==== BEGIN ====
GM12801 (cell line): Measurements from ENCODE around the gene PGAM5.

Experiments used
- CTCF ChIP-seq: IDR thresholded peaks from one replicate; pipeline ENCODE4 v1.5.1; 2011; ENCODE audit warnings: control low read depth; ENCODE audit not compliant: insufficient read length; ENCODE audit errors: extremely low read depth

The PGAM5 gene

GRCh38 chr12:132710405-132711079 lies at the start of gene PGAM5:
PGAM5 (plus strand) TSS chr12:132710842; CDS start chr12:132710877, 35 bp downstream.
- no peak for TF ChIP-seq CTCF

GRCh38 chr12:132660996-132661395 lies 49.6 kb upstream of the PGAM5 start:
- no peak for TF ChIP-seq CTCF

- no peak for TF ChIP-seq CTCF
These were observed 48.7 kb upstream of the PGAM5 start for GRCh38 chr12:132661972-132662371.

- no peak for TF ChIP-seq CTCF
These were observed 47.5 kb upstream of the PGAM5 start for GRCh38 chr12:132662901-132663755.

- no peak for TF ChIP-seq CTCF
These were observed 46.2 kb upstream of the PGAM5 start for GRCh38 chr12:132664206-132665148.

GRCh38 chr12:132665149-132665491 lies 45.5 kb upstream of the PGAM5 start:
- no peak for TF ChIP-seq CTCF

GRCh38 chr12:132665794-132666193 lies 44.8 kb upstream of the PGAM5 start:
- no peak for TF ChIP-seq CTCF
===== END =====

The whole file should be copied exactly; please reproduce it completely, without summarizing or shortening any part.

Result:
GM12801 (cell line): Measurements from ENCODE around the gene PGAM5.

Experiments used
- CTCF ChIP-seq: IDR thresholded peaks from one replicate; pipeline ENCODE4 v1.5.1; 2011; ENCODE audit warnings: control low read depth; ENCODE audit not compliant: insufficient read length; ENCODE audit errors: extremely low read depth

The PGAM5 gene

GRCh38 chr12:132710405-132711079 lies at the start of gene PGAM5:
PGAM5 (plus strand) TSS chr12:132710842; CDS start chr12:132710877, 35 bp downstream.
- no peak for TF ChIP-seq CTCF

GRCh38 chr12:132660996-132661395 lies 49.6 kb upstream of the PGAM5 start:
- no peak for TF ChIP-seq CTCF

- no peak for TF ChIP-seq CTCF
These were observed 48.7 kb upstream of the PGAM5 start for GRCh38 chr12:132661972-132662371.

- no peak for TF ChIP-seq CTCF
These were observed 47.5 kb upstream of the PGAM5 start for GRCh38 chr12:132662901-132663755.

- no peak for TF ChIP-seq CTCF
These were observed 46.2 kb upstream of the PGAM5 start for GRCh38 chr12:132664206-132665148.

GRCh38 chr12:132665149-132665491 lies 45.5 kb upstream of the PGAM5 start:
- no peak for TF ChIP-seq CTCF

GRCh38 chr12:132665794-132666193 lies 44.8 kb upstream of the PGAM5 start:
- no peak for TF ChIP-seq CTCF